Grasshopper Soup: Don’t be late for summer | SierraSun.com
YOUR AD HERE »

Grasshopper Soup: Don’t be late for summer

Bob Sweigert
Special to the Sun

TAHOE CITY, Calif. and#8212; Summer is here, regardless of which way the earth is leaning or what the calendar says.

We are creatures of the lake and the mountains, each individual a sovereign entity, free from the tyranny of time. Summer is when we say it is, and the Tahoe summer has begun.

Summer started for some of us with the Chambers Landing and Sunnyside deck opening parties several weeks ago, both of which I missed, accidentally on purpose.

There was a time (youth, I think it was called) when you didnand#8217;t even have to know about those parties to end up at both. and#8220;By word of mouthand#8221; was something you were never too far from, and it was never any trouble to look for trouble, and the least you could do was flirt with it. Unfortunately, I never had any trouble at Sunnyside or Chambers Landing.

For some people summer wonand#8217;t start until Saturday. Their calendar is fixed. They are not only on the calendar, they are in it. They call every day as they see it, or as someone else sees it for them, until they retire and get the kids through college, finally free to ignore the numbers on the days and hope to live more days without number.

To each his own calendar. To each his own interpretation of the stars. Divide the night and day however you like, as long as you donand#8217;t miss summer.

Summer begins for some like it did Monday, in high winds on Lake Tahoe, with the mighty Tahoe Cruz between them and the deep blue cold. Wind gusts of at least 37 knots had been reported, so stronger gusts were a real possibility. Only two other sailboats were sighted on Tahoe Monday, and no power boats. The wind was just too strong, but not for the Tahoe Cruz and the sixteen brave souls from the Dam Cafe family in Tahoe City, all of whom got a little wet whether they liked it or not, even sitting aft, in the cockpit, where you were least likely to be splashed by three to four foot swells slamming against the hull, tossing their white-caps in your lap, in your face and on the cheese and crackers.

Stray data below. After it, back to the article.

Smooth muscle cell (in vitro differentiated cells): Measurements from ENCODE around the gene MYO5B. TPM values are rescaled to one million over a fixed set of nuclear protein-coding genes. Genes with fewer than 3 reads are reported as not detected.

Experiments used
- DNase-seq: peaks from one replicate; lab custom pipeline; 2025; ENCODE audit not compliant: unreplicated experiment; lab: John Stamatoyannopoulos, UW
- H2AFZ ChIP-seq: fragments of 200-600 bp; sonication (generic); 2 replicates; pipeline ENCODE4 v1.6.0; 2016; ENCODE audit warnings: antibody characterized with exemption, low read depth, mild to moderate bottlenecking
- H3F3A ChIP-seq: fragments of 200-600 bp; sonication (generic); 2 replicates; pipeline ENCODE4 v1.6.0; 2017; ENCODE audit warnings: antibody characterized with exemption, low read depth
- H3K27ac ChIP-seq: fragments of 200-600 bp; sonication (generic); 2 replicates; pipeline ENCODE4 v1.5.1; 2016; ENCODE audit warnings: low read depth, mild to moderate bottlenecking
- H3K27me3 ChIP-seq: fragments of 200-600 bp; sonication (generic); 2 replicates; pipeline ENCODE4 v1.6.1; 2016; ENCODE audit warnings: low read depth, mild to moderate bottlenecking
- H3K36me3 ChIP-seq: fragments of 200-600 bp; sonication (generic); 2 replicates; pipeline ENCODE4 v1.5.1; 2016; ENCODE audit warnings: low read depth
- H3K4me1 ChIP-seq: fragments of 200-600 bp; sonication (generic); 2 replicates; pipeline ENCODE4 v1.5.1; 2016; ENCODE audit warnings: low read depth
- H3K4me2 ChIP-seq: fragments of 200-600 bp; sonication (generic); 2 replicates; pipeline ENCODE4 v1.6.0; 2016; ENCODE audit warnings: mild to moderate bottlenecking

For the loyal players of the Bridgetender golf scramble, summer started two weeks ago, in memory of the late Chris Parks and Nick Fuller, who passed away unexpectedly and before their time within a month of each other about two years ago (it seems like yesterday). Itand#8217;s hard to keep track of how many years have gone by when remembering such great loss. The mind turns quickly away from conceding so matter of factly that those we loved, and those who gave so much to us, are gone. Itand#8217;s easier to retreat to the calendar and say, and#8220;Oh, look, today I have to take the car in and have the tires rotated.and#8221;

The BT golf scramble began some twenty years ago with about eight teams. This year two teams scrambled to keep the tradition alive. Iand#8217;m not a golfer, and the only scrambling I can do anymore at my age is with eggs, and even that can hurt sometimes.

Why do we refer to those who have died as and#8220;the lateand#8221; Mr. so and so? Itand#8217;s not fair to blame someone for being late if theyand#8217;re dead. Maybe they are right on time and finally in on everything. If late means youand#8217;re dead, I donand#8217;t want to hear and#8220;Later, dude!and#8221; ever again, though the idea of keeping death in the future makes more sense.

Someone told me recently, and#8220;Thatand#8217;s what death is, you just fall asleepand#8221;. It appears that way, but Iand#8217;ve never died, so I canand#8217;t say. It didnand#8217;t seem reasonable to ask if he was speaking from experience, nor did I want to ruin his claim by saying something logical, like, and#8220;How do you know?and#8221;

If I had any scramble left in me I would make these longest days of the year repeat themselves forever, like Bill Murray in Groundhog Day, only I wouldnand#8217;t drive my truck off a cliff, unless I knew I was just going to fall asleep and wake up in a Tahoe summer.

Bob Sweigert is a Sierra Sun columnist, published poet, former college instructor and ski instructor. He has a B.A. and an M.A.T. from Gonzaga University. He has lived at Lake Tahoe for 30 years.


Support Local Journalism

 

Support Local Journalism

Readers around Lake Tahoe, Truckee, and beyond make the Sierra Sun's work possible. Your financial contribution supports our efforts to deliver quality, locally relevant journalism.

Now more than ever, your support is critical to help us keep our community informed about the evolving coronavirus pandemic and the impact it is having locally. Every contribution, however large or small, will make a difference.

Your donation will help us continue to cover COVID-19 and our other vital local news.

For tax deductible donations, click here.

Start a dialogue, stay on topic and be civil.
If you don't follow the rules, your comment may be deleted.

User Legend: iconModerator iconTrusted User